standard has been adopted for ladder programming and indeed all the methods This chapter is an introduction to the programming of a PLC using ladder. Ch 2 Ladder Basics. 1. Chapter 2. Ladder Basics. Understanding Electrical Ladder Drawings. Before discussing or understanding the Programmable Logic. Typically in industrial relay logic circuits, but not always, the operating voltage for the Ladder diagrams (sometimes called "ladder logic") are a type of electrical.
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Outline. ❑ Introduction to Programming Software. ❑ Ladder Diagram. ❑ Basic Logic Functions. ❑ Mnuemonic Code. ❑ CX-Programmer. Ladder Logic. Learning objectives. ▫ Understand basic ladder logic symbol. ▫ Write ladder logic for simple applications. ▫ Translate relay ladder logic into PLC . The First Programmable Logic. Controllers (PLCs). • Introduced in the late 's. • Developed to offer the same functionality as the existing relay logic systems.
This is a trivial example, but it should be clear that the language is quite expressive. Ladder logic is not a general-purpose programming language, but it is Turing-complete, accepted in industry, and, for a limited class of mostly control-oriented problems, surprisingly convenient. They therefore provide more than enough MIPS to run reasonably complex ladder logic with a cycle time of a few milliseconds.
I think PLCs usually have some sort of runtime that's kind of like an interpreter or a virtual machine, but if we're doing simple logic on a processor without much memory then a compiler might be a better idea.
So I wrote a compiler. You start with an empty rung. You can add contacts inputs and coils outputs and more complicated structures to build up your program. There are counters and arithmetic operations plus, minus, times, div. Circuit elements may be added in series or in parallel with existing elements.
You can have internal relays Rfoo , for which memory is automatically allocated, or inputs Xfoo and outputs Yfoo , to which you must assign a pin on the microcontroller. The selection of pins available depends on the microcontroller. You can edit the program in graphical form: Then you can test the program by simulating it in real time.
The program appears on screen with the energized true branches highlighted, which makes it easy to debug. The code generator isn't all that difficult. If you realize that a parallel circuit is an OR and a series circuit is an AND, it's a second-year CS assignment, and not a very long one. The editor is actually much more challenging. It would take some work to make a smart compiler, though.
For the AVR a good register allocator would provide a major speedup. If you wanted to get very fancy then you could apply standard logic reduction algorithms, and maybe state reduction too.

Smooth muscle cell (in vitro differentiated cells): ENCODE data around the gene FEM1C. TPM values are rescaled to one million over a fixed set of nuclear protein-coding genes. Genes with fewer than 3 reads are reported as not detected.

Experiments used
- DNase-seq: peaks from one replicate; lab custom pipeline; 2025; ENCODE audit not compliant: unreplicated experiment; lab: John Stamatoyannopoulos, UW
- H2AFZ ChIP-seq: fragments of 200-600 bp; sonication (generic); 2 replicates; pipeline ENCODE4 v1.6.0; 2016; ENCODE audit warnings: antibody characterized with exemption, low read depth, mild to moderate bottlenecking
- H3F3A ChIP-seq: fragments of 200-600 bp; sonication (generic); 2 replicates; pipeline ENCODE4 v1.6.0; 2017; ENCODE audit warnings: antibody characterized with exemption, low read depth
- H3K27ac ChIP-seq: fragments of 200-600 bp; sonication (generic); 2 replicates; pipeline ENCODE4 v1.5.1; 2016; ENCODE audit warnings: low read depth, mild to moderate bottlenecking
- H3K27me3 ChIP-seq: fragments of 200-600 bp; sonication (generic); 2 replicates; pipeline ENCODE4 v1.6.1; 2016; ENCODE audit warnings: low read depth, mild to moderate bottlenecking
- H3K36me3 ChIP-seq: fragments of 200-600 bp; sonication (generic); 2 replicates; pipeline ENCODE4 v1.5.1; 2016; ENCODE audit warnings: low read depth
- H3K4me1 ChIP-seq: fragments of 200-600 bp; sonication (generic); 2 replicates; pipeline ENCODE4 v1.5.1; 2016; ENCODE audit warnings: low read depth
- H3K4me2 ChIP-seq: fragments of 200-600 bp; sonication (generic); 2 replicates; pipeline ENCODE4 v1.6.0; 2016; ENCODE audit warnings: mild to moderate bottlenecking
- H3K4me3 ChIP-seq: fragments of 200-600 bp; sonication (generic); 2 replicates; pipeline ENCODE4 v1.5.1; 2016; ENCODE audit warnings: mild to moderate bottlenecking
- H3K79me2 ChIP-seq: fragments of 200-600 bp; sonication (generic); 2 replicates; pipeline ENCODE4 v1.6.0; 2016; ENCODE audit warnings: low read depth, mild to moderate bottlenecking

That would be much more difficult. The timers screw things up anyways. Even ignoring all that, my code generator for the AVR is very poor.
Some of the code that it generates is just embarrassingly bad. The PIC back end is better, but not really great. None of this matters much until you're trying to run dozens of rungs of logic with fast cycle times.
That means that you can write ladder logic that reads analog inputs, and that sends and receives characters over serial for example to a PC, if you add a suitable level-shifter like a MAX, or to a character LCD.
It is possible to send arbitrary strings over serial, as well as the values of integer variables, as ASCII text. Limitations, and Disclaimer Of course a microcontroller with this software can't do everything that a PLC will.
Most PLC environments offer more features and predefined blocks than my tool does. The PLC hardware is better too; usually the inputs and outputs are designed to withstand incredible electrical abuse. So far I have received very few bug reports compared to the number of people with questions or feature requests.
There is still great possibility for defects, especially in the targets for microcontrollers that I do not physically have and therefore cannot test.
Certainly do not use LDmicro for anything safety-critical, or anything that would break something expensive if it failed. The Compare instruction will evaluate if the two values are:. If the evaluation condition is met, then the result will be true, passing the logic path along to the next instruction or turning the rung output ON. So, how can we use the Compare contact in an application? Imagine having a freezer full of frozen fish. The key word there is frozen! The PLC is programmed to take the analog signal and convert it into degrees Fahrenheit.
If the temperature reads greater than 32 degrees, we can sound an alarm horn to alert us that the frozen fish will soon thaw and spoil. Using the Compare contact instruction dialog box, as seen below, we can compare our actual Freezer Temperature stored in memory location DF16 to the constant 32, which represents 32 degrees Fahrenheit. The Compare contact dialog box allows us to select any of the six different comparison methods.
For this example, we have selected Greater Than so that if our Freezer Temperature ever becomes Greater Than the number 32, our Compare contact will become true. An Out coil is then programmed from our Compare contact, as seen below, and will provide the signal that is wired to the external Alarm Horn, which alerts us to a problem with our freezer and hopefully giving us time to avoid disaster.
Ladder Logic is the most widely used programming language in industrial automation today. Its ease of use, traceability, and visual representation of physical components make it the favored programming method of many engineers. If you are new to PLC programming and would like to try Ladder Logic for yourself, download any of our programming software packages mentioned below for free and see what you think. After all, experience is the best teacher.